After months of technical challenges, they’re certainly used to winging it. But that doesn’t stop Peter from unleashing some next-level sass at Prue’s “instructions”:

“Assemble,” says he. “Must have taken her a long time to write that up.”

Laura’s attempt at whisking her egg whites for the marshmallow doesn’t go to plan, and she has to start again. But somehow it’s Peter who was starting to look nervous.

It gave me an unpleasant feeling, like I wanted to hug him.

I’m not used to that.

Laura’s efforts weren’t quite set, while Peter’s wilted under the heat.

Silent-but-deadly Dave got everything just about right, coming out on top.

Showstopper challenge: dessert tower

For the final showstopper of the series, the bakers were tasked with creating a tower that reflected their bake off journey, and included a cake plus at least three different baking disciplines.

Peter called his creation a “bonkers Bake Off bubble cake”, but really it’s Dave who seemed to have lost his actual mind. He decided to create a showstopper from all the things throughout the series that he hadn’t managed to execute quite well enough.

He’s got dough balls, that boy.

Although not in this cake, I suppose.

As if to prove the point, as the others ran around manically trying to finish their bakes before the judges called time, he found himself finished, and calmly waiting for his fate.

With nerves like that there should be plenty of openings for him in bomb squads, bull-fighting rings, space administrations or primary schools all over the world once he’s done with baking.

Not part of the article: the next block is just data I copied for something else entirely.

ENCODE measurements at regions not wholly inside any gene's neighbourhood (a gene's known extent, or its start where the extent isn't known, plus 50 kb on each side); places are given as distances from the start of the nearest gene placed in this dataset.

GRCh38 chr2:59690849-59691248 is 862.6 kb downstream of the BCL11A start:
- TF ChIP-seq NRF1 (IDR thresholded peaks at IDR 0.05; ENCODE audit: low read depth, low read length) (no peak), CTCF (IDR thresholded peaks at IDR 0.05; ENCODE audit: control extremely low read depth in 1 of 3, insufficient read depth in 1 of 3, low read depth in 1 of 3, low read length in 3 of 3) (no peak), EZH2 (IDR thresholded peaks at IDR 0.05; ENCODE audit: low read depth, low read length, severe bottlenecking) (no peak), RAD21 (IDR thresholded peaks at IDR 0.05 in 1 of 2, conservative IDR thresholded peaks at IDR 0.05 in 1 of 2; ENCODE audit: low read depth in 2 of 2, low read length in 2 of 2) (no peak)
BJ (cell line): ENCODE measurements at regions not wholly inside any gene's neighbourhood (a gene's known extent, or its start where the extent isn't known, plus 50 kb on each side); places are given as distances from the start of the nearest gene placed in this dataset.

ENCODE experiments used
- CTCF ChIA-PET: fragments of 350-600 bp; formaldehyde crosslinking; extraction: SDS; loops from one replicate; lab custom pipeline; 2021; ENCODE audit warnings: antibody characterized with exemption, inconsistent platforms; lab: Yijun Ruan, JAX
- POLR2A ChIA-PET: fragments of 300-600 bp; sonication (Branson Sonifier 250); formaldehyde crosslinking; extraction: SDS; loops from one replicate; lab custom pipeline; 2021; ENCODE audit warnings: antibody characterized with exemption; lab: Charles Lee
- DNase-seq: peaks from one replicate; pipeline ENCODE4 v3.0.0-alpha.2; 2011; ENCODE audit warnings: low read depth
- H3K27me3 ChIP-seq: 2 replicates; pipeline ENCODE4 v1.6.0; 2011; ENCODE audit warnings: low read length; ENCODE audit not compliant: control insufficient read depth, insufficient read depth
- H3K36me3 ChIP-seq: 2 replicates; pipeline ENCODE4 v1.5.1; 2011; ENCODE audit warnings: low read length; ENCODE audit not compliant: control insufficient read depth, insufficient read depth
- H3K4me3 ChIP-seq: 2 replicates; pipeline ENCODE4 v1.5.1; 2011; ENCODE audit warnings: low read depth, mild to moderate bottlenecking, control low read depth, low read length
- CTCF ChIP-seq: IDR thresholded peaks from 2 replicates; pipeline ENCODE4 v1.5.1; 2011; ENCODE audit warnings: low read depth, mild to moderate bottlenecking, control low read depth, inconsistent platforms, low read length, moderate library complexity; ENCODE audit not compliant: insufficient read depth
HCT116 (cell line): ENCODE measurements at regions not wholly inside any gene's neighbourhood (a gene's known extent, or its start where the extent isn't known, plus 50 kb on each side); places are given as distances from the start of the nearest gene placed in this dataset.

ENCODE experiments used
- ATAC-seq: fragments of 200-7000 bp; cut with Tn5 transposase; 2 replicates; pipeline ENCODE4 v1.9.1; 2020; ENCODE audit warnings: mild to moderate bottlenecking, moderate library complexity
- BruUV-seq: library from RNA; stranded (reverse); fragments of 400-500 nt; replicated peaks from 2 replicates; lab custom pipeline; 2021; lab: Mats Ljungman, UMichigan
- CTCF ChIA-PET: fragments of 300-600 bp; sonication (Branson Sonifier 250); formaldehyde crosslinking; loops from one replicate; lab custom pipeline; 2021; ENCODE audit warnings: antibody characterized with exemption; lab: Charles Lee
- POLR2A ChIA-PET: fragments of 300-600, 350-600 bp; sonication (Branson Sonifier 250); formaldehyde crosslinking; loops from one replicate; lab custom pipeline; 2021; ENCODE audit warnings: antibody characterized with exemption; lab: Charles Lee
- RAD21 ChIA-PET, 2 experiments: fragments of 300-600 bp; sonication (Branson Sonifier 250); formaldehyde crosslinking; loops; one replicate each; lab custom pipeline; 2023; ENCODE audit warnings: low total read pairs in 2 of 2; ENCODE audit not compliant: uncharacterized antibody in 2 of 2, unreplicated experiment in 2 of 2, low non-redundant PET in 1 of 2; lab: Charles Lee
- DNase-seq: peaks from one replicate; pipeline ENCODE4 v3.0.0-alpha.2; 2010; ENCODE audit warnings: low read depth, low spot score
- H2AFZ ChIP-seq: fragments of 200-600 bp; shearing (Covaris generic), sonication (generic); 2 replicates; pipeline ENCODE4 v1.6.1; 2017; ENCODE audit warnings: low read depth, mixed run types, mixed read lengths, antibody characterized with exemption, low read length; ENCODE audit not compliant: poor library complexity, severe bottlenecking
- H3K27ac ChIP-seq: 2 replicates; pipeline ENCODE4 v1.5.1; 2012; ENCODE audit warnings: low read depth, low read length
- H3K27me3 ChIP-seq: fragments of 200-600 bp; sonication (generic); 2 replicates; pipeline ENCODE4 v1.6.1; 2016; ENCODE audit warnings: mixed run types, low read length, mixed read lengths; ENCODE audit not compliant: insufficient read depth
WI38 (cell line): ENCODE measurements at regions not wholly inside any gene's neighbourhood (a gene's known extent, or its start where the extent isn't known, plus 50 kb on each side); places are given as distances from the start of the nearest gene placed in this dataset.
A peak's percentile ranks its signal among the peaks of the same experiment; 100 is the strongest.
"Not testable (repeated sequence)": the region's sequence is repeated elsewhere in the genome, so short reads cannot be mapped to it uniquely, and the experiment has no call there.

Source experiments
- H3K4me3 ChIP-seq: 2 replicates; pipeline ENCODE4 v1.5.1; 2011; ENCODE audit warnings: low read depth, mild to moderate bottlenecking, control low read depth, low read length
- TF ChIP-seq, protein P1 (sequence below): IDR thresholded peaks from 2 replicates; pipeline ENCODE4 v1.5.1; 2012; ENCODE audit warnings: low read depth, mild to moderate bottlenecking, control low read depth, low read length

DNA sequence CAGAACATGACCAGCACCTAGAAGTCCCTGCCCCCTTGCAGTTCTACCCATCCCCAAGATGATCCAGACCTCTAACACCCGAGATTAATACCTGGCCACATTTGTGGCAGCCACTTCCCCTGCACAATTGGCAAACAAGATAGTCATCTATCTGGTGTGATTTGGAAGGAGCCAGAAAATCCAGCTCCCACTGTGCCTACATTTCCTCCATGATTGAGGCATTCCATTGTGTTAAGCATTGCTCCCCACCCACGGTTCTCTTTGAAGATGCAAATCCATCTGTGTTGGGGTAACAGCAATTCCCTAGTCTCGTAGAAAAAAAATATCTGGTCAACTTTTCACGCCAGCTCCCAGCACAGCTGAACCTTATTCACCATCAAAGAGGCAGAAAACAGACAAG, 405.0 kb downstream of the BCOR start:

Here are the finished articles:

The judges were impressed with the constituent parts of Laura’s cake, if not the final thing.

“There’s nothing wrong with your baking, Laura,” Prue said, proving she can do sarcasm too.

Peter’s tower hit nearly all the right notes, although some of it proved a little dry and on the stodgy side.

He confessed to liking a bit of stodge, cementing his Scottish credentials once and for all.

Dave’s ambition had let him down once or twice throughout the series, but his most ambitious bake yet was largely a success.

He came unstuck a little as the judges neared the top, when they detected some under-baking.

The winner of the Great British Bake Off is . . .

I was genuinely having trouble picking who would win, or even who I wanted to win. (Between Peter and Dave, I mean. Sorry, Laura).

And the judges had the same problem, with Paul branding this year “the closest to a draw [they’d] ever had”.

But in the end it was Peter who triumphed. And everyone felt a little warm and fuzzy.

Well I did, anyway.

He became the youngest ever winner of the Great British Bake Off, and the first winner from Scotland. Plus, Prue claimed him as her grandson, so all in all it went quite well for him.

Now all we have to do is wait a full year for the next series . . .

I’m not crying. You’re crying.

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Iain McDonald

Iain is Digital Content Editor at the "Friend", making him responsible for managing flow of interesting and entertaining content on the magazine's website and social media channels.